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Consultants urgently needed to address waiting list backlog – IHCA

The IHCA has urged Government to permanently fill more than 740 vacant consultant posts in hospitals nationally to help address patient waiting lists.

In a stark warning, the Association claimed it could be up to 14 years or mid-2027 before outpatient waiting lists and backlogs are cleared unless action is taken. More than 907,000 patients nationally are currently on waiting lists for healthcare. 

A separate estimate stated the inpatient and day case backlog would not be cleared until early 2025. 

In its pre-Budget submission, the IHCA outlined a number of longstanding issues, such as the salary inequity, hospital bed capacity, consultant recruitment and retention, capital investment and waiting lists, which must be tackled. In total, it makes 19 recommendations.

According to the submission, there were almost 363,000 fewer outpatient hospital appointments in 2020 compared to 2019. Inpatient/day case activity in 2020 was down 255,000 appointments. 

The IHCA added that the targets for 2021 outlined in the HSE’s National Service Plan are still 194,000 appointments short of 2019 levels.

Data compiled by the Association shows a “linear trend and relationship between growing waiting lists and vacant consultant posts”. 

Consultant posts vacant or unfilled on a permanent basis have grown from around 350 in 2014 to 748 in 2021.

During the same time period, the numbers on outpatient waiting lists have grown from around 380,000 to 650,000.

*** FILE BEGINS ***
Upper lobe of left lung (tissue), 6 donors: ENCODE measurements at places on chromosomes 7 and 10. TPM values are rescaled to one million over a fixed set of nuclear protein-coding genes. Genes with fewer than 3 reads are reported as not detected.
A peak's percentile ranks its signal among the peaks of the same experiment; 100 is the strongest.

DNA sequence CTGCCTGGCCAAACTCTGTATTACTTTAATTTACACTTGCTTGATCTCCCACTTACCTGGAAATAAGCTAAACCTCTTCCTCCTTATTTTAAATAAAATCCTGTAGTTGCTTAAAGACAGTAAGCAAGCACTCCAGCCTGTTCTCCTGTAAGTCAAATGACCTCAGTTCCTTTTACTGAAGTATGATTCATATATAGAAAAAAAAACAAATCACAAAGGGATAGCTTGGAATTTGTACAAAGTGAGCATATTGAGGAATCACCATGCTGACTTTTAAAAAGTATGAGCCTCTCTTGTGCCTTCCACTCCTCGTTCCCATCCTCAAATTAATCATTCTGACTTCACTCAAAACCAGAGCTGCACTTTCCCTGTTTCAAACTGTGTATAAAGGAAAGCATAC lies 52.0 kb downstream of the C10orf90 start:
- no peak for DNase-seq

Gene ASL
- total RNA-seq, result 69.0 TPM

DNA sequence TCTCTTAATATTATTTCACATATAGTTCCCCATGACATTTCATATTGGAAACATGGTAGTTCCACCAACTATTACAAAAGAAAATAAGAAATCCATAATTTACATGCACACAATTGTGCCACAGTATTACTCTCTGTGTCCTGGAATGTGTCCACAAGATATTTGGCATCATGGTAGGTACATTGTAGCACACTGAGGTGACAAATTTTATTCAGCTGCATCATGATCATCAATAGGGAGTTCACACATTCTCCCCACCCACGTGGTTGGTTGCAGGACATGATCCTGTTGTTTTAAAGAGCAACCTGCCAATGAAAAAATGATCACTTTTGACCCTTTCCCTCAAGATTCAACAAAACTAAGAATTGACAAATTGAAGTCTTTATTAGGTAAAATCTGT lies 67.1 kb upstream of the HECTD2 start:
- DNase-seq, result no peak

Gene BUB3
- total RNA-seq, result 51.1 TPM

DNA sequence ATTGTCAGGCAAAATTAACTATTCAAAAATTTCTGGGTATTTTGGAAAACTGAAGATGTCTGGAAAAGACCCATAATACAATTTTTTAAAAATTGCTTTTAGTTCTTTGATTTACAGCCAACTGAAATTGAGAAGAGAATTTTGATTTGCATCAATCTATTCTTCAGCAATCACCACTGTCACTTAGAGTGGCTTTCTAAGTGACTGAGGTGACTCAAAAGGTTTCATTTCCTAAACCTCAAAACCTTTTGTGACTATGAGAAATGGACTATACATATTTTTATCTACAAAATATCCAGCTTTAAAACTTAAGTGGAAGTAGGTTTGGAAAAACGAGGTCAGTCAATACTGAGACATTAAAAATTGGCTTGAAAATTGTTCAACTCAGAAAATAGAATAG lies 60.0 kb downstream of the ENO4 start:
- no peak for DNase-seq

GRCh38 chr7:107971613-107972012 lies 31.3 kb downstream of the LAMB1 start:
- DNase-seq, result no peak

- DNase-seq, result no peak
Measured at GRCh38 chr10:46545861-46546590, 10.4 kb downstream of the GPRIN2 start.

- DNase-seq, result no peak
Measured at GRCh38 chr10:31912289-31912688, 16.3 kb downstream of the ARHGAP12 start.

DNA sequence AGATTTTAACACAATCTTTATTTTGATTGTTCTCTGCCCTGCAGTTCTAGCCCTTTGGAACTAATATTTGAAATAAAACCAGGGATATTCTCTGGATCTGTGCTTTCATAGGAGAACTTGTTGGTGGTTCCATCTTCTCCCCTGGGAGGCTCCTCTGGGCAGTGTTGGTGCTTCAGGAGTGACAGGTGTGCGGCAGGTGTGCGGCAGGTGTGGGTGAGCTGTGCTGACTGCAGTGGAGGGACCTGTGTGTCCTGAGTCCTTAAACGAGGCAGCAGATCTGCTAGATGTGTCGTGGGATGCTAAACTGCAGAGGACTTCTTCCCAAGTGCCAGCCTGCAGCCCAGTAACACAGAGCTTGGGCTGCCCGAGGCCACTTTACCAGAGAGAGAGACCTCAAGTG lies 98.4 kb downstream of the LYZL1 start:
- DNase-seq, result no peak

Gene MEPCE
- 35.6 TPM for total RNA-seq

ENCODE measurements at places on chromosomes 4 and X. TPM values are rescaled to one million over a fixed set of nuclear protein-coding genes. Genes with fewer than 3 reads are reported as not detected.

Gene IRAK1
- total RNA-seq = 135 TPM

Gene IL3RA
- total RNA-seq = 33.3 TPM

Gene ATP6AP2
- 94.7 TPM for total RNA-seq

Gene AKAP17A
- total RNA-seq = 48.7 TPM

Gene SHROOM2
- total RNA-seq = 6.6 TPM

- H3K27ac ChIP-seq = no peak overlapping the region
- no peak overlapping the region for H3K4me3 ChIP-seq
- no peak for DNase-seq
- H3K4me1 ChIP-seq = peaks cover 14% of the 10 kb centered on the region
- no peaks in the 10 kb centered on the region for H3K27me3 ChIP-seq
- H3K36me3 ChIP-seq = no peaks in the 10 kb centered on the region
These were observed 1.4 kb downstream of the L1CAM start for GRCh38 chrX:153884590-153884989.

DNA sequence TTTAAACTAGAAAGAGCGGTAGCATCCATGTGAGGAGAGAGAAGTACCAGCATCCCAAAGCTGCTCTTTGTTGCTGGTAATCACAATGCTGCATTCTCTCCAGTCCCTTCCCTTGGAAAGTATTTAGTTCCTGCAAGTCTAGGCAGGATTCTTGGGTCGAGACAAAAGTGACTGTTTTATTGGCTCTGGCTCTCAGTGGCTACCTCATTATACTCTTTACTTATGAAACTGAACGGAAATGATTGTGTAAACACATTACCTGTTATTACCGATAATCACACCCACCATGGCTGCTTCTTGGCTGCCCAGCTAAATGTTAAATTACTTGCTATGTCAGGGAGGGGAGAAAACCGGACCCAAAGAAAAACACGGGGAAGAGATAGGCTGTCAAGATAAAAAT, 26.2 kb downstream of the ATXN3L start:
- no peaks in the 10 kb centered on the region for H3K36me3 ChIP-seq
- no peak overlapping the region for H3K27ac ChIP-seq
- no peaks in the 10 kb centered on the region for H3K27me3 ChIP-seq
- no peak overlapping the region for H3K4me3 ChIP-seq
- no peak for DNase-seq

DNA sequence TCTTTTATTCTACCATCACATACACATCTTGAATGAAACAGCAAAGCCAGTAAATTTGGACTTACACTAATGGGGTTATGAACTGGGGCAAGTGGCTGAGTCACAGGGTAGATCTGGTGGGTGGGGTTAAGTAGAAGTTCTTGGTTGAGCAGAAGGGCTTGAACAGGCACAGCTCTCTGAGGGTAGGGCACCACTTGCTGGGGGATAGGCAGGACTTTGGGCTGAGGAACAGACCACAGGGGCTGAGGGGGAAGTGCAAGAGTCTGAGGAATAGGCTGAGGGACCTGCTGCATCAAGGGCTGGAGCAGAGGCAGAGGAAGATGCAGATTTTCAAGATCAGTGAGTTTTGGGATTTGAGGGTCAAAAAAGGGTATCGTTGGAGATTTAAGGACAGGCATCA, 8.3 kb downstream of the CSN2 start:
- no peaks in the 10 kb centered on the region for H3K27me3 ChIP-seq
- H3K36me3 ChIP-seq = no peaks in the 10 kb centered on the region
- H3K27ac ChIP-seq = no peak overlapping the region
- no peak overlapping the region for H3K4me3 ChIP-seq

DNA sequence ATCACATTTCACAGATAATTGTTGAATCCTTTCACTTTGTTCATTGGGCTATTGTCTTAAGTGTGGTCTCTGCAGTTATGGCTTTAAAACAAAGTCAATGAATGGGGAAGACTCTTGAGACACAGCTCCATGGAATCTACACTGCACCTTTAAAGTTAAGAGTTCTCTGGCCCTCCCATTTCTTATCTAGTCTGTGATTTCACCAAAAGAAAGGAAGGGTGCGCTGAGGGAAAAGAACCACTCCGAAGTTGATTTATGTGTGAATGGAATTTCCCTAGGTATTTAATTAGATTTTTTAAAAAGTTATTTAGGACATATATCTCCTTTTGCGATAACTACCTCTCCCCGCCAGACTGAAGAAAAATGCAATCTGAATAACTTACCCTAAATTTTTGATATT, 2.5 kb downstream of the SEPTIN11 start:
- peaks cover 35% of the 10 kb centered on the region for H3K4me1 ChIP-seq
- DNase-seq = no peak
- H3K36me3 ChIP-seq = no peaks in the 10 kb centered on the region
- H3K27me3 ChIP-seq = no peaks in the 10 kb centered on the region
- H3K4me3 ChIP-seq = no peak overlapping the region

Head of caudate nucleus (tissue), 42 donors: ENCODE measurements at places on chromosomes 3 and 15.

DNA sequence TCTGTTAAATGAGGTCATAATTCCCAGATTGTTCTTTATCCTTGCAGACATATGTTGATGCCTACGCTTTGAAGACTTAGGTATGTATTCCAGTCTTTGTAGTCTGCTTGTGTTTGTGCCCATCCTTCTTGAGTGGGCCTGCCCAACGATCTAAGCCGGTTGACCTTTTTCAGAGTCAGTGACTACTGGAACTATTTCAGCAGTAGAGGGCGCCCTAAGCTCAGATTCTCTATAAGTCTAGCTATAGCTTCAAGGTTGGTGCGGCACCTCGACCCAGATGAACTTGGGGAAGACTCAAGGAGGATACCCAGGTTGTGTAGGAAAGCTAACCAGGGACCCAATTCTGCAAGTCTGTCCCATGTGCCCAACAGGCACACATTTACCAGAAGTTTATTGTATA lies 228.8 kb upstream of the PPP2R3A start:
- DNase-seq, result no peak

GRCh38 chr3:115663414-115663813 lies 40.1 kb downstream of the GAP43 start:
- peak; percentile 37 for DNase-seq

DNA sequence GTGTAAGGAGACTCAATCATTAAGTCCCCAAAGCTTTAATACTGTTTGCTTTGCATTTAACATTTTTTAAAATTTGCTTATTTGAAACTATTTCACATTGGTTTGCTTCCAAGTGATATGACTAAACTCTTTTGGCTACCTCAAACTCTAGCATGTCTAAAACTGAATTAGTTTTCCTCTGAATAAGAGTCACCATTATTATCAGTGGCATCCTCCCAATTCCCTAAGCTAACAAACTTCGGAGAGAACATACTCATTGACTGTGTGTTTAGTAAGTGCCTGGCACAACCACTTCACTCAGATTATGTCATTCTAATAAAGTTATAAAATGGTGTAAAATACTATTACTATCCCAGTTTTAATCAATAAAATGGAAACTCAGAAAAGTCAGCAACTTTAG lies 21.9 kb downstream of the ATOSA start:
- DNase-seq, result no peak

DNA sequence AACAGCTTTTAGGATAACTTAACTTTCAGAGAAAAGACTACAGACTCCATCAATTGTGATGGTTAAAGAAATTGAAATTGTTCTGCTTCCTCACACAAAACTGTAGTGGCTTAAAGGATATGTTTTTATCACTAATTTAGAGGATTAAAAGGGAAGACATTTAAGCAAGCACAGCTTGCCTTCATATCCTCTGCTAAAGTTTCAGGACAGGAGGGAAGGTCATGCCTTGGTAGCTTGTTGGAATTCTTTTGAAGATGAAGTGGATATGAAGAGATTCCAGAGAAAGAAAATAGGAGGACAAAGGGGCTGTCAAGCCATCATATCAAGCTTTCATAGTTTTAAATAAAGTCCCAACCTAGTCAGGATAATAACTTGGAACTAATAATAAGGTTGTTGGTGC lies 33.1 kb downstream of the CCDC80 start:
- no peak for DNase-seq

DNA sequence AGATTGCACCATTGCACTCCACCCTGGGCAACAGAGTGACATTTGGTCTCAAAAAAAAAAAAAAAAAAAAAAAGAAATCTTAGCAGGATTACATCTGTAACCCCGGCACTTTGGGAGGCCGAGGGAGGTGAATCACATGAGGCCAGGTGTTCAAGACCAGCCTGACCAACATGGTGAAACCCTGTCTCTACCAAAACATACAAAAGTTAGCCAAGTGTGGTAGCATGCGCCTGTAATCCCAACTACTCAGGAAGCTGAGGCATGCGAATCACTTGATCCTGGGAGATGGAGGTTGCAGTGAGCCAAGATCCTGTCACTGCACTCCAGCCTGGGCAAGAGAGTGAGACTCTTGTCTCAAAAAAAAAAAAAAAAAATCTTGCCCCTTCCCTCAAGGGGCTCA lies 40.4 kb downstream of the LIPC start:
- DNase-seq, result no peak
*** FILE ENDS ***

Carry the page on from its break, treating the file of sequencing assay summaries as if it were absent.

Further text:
Meanwhile, ongoing consultant contract talks aimed at attracting more consultants to hospital posts are a “long way from a successful conclusion”, IHCA President Prof Alan Irvine said. 

Ireland has the lowest number of specialists per 1,000 population in the EU and one-in-five hospital consultant posts are vacant or unfilled permanently. Type A contacts in psychiatry and emergency medicine have the largest vacancies. 

According to the IHCA, more than one quarter of posts advertised by the Public Appointments Service over a 20-month period in 2019 and 2020 had zero or one applicant. 

Meanwhile, they argued that the costs of employing temporary or agency consultants was twice that of those directly employed, creating “a false economy”. 

The submission claims that it would cost just €25.7 million or 4 per cent of the 2020/21 Winter Plan to resolve the pay disparity in place since 2012. 

More than 6,000 extra hospital beds are needed, half within the next three years, the submission notes, including a doubling of ICU bed capacity. 

According to Prof Irvine, Consultant Dermatologist at Children’s Health Ireland (CHI) and St James’s Hospital, Dublin, it is “now or never” for Government action. 

“The Government must act to honour its promises to the public and healthcare professionals. Commitments to end the inequity and address the deficits must be delivered on, otherwise Sláintecare risks amounting to little more than business as usual with growing numbers of patients awaiting care, month after month.”

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